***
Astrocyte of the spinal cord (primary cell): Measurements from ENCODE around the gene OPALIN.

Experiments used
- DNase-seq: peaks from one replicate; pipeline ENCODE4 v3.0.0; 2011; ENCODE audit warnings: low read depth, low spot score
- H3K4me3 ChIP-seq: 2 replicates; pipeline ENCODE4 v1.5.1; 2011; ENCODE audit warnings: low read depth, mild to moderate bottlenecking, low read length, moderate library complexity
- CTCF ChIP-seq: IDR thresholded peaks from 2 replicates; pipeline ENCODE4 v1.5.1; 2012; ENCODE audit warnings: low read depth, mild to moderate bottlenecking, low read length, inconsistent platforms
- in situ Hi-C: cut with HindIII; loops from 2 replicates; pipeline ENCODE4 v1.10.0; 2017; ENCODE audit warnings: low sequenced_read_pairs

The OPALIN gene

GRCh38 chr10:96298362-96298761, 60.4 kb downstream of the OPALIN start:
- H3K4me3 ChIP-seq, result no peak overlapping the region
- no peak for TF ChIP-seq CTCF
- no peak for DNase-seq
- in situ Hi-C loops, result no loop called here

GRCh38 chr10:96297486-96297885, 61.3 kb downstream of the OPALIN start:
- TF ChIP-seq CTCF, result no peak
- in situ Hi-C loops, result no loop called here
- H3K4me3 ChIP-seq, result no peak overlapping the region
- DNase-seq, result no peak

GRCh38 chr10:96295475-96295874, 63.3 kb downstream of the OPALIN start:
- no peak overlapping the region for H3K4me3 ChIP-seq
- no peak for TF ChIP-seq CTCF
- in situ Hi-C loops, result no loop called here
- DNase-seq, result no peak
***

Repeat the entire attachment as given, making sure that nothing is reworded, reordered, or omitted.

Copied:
Astrocyte of the spinal cord (primary cell): Measurements from ENCODE around the gene OPALIN.

Experiments used
- DNase-seq: peaks from one replicate; pipeline ENCODE4 v3.0.0; 2011; ENCODE audit warnings: low read depth, low spot score
- H3K4me3 ChIP-seq: 2 replicates; pipeline ENCODE4 v1.5.1; 2011; ENCODE audit warnings: low read depth, mild to moderate bottlenecking, low read length, moderate library complexity
- CTCF ChIP-seq: IDR thresholded peaks from 2 replicates; pipeline ENCODE4 v1.5.1; 2012; ENCODE audit warnings: low read depth, mild to moderate bottlenecking, low read length, inconsistent platforms
- in situ Hi-C: cut with HindIII; loops from 2 replicates; pipeline ENCODE4 v1.10.0; 2017; ENCODE audit warnings: low sequenced_read_pairs

The OPALIN gene

GRCh38 chr10:96298362-96298761, 60.4 kb downstream of the OPALIN start:
- H3K4me3 ChIP-seq, result no peak overlapping the region
- no peak for TF ChIP-seq CTCF
- no peak for DNase-seq
- in situ Hi-C loops, result no loop called here

GRCh38 chr10:96297486-96297885, 61.3 kb downstream of the OPALIN start:
- TF ChIP-seq CTCF, result no peak
- in situ Hi-C loops, result no loop called here
- H3K4me3 ChIP-seq, result no peak overlapping the region
- DNase-seq, result no peak

GRCh38 chr10:96295475-96295874, 63.3 kb downstream of the OPALIN start:
- no peak overlapping the region for H3K4me3 ChIP-seq
- no peak for TF ChIP-seq CTCF
- in situ Hi-C loops, result no loop called here
- DNase-seq, result no peak